Fat Studies & Fat Friendly Nonfiction Poetry

Fat Poets Speak 3: FatDance Flying

Fat Poets Speak 3: FatDance FlyingFat Poets Speak 3: FatDance Flying
by the Fat Poets’ Society:
Kathy Barron, Durette Hauser, Lesleigh Owen, Frannie Zellman
with New Voices
Tolonda Henderson, Dawn Howard, Miranda Jacobson, Kris Owen, Michelle Kriz Parkinson, Sherrie Myers

edited by Frannie Zellman

August 2020

Trade paperback ISBN 9781597190954 | 166 pp | $16.95 | Ebook ISBN 9781597190961 |  $6.99

About the authors  |  Library Request Form (PDF)

Buy Fat Poets Speak 3 from Pearlsong Press:
Trade paperbackPDF ebook  |  EPUB ebookKindle ebook

Buy Fat Poets Speak 3 from your favorite online retailer:
Amazon (paperback)  |  Amazon (ebook)  |  Barnes & Noble (paperback)  |  Barnes & Noble (ebook)   Google Play (ebook)Books-A-Million (paperback)|The Book Depository (paperback) (with free shipping worldwide)  |  Bookshop.org (paperback)

The Fat Poets’ Society writes about their joys, sorrows, anger, sadness, and pleasure at living in a world that constantly tries to reject and inhibit fat people. Volume 3 of the Fat Poets Speak series, Fat Poets Speak 3: FatDance Flying, comprises poems in which the poets alternately dance and fly, moving their feet and their bodies and then growing wings as they encompass the earth, above the earth, and finally, the sky, breaking the bodily barrier. To all who choose to read this volume, they say, “Come dance and fly with us.”

The Fat Poets’ Society began at a writing workshop at the 2006 convention of the National Association to Advance Fat Acceptance (NAAFA). The first volume in the series, Fat Poets Speak: Voices of the Fat Poets’ Society, was published by Pearlsong Press in May 2009 and praised as groundbreaking.

From Frannie Zellman, Fat Poets Speak 3 editor & poet

Who are we, the Fat Poets of Fat Poets Speak?

Two of us are under 40, one of whom identifies as nonbinary and Black. Two of us are gay. One of us is bi, and two of us are polyamorous.  One of us is mobility-challenged and can only leave her bed for short intervals. One of us is a Humanist Jew with strong neo-pagan leanings. One of us is a nudist. One of us is a recent cancer survivor.

And all of us are fat, an identity we wear as part of our lives, part of our beings.

Some of us come to you from English major backgrounds; some, from music, sociology and accounting. We have stories to tell that are different, and yet similar. We have all faced discrimination, harassment and worse.

We write our poems in varying styles, some more narrative, some more freeflowing, some presenting in tropes, some in some of each. We explore different stages of ourselves as fat poets, some analyzing, some celebrating, some diffusing body images and breaking down the separations from our bodies and identities we have endured.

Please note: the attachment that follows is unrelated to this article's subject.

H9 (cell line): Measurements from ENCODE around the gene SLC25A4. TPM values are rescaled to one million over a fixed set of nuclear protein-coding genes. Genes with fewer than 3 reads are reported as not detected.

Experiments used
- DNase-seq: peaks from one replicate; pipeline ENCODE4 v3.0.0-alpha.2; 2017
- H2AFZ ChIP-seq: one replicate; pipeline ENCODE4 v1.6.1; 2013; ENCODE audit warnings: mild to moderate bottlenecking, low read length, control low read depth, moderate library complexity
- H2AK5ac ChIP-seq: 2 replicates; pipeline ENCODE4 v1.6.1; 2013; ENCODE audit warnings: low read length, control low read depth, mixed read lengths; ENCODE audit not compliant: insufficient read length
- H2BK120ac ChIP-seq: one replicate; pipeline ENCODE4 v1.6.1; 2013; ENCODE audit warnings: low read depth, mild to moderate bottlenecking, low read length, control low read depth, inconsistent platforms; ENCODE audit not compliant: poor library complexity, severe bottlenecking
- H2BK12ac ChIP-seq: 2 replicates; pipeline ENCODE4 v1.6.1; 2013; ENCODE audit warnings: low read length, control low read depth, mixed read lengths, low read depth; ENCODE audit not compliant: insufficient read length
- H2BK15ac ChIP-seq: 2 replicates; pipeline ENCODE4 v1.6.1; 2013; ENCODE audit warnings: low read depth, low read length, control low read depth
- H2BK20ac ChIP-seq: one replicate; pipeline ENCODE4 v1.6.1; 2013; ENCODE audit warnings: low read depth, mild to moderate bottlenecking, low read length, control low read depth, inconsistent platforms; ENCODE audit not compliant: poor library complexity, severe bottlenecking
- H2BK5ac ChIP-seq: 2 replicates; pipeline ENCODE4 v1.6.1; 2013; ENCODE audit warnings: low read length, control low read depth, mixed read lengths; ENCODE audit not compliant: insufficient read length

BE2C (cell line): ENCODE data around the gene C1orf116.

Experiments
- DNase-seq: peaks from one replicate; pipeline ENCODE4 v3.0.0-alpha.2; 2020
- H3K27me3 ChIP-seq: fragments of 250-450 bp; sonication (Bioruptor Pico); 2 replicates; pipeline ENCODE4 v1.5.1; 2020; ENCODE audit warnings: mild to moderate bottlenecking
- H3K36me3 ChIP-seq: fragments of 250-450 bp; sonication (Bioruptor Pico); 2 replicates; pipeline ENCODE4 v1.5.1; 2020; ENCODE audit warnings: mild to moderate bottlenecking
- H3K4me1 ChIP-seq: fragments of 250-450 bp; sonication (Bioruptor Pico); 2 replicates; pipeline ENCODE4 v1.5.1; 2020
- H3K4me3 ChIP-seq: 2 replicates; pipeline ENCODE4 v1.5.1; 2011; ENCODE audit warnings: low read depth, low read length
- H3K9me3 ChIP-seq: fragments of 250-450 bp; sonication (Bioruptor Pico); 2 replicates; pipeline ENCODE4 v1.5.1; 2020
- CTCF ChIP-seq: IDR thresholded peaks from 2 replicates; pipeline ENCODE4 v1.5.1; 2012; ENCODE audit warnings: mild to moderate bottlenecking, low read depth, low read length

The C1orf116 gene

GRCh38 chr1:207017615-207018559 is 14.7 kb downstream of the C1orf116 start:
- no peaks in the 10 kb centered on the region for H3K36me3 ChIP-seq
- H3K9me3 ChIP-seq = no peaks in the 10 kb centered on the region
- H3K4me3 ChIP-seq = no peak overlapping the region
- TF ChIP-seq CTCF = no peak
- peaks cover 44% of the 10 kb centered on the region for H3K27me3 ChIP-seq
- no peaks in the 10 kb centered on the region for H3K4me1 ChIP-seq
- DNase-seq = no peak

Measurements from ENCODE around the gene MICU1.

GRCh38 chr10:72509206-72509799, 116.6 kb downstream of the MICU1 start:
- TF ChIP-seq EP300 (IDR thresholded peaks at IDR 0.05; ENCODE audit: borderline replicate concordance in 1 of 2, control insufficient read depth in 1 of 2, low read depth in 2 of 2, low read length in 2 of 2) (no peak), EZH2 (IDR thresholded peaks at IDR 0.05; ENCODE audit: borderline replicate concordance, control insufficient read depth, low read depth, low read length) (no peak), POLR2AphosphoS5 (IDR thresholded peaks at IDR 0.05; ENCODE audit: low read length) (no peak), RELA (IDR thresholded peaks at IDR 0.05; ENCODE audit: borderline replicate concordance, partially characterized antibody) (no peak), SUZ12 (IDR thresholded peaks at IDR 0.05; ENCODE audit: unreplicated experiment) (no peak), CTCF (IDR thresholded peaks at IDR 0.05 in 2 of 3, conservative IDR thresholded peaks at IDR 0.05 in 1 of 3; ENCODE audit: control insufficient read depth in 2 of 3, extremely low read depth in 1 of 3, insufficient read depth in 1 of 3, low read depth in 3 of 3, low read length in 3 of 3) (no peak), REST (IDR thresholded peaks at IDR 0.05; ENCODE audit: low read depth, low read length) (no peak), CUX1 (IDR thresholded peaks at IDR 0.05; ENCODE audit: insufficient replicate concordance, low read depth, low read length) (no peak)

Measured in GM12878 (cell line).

In Fat Poets 3: FatDance Flying we take on dancing and flying, two kinds of bodily liberation that have been either difficult or taboo for fat women.

We seek to reach the widest audience (pun partially intended) possible, including those who read and write poetry often, those who are familiar with fat-positive poetry, and those who are just discovering fat acceptance and liberation.

The poem cycle “The Days of Fat Lilith,”  which comprises the second part of Fat Poets Speak 3: FatDance Flying is being turned into a novel.

Check out the other books in the Fat Poets Speak series:

Fat Poets Speak: Voices of the Fat Poets’ Society
Fat Poets Speak 2: Living and Loving Fatly

Grab the Lapels praise for the Fat Poets Speak series:

Fat Poets Speak: Voices of the Fat Poets’ Society
“Really, the glory of reading this collection is that it’s unique — the poets’ feelings about their fat bodies are typically silenced in media.”

Fat Poets Speak 2: Living and Loving Fatly
“This collection pushed me significantly. Though I’ve been reading about fat women for years now…the love of fat bodies was surprising. Some part of me has accepted tolerance, rather than love. Can you love a fat body — including your own? The answer is duh, yes, but because the message is so rarely distributed, I was shocked before I could normalize what I was reading.”

Fat Poets Speak 3: FatDance Flying
“Rather than being on the defensive as the authors seemed in Voices of the Fat Poets’ Society, the poets in FatDance Flying call out fatphobia, name it, tear it down or ignore it, taking away the power hate has over them and making the angry person sit in their hate stew. I found myself smiling while immersed in such poems….The poems felt more mature and subtle in FatDance Flying, demonstrating the way this group has grown as poets and people, and it was my favorite of the bunch.”

Similar Posts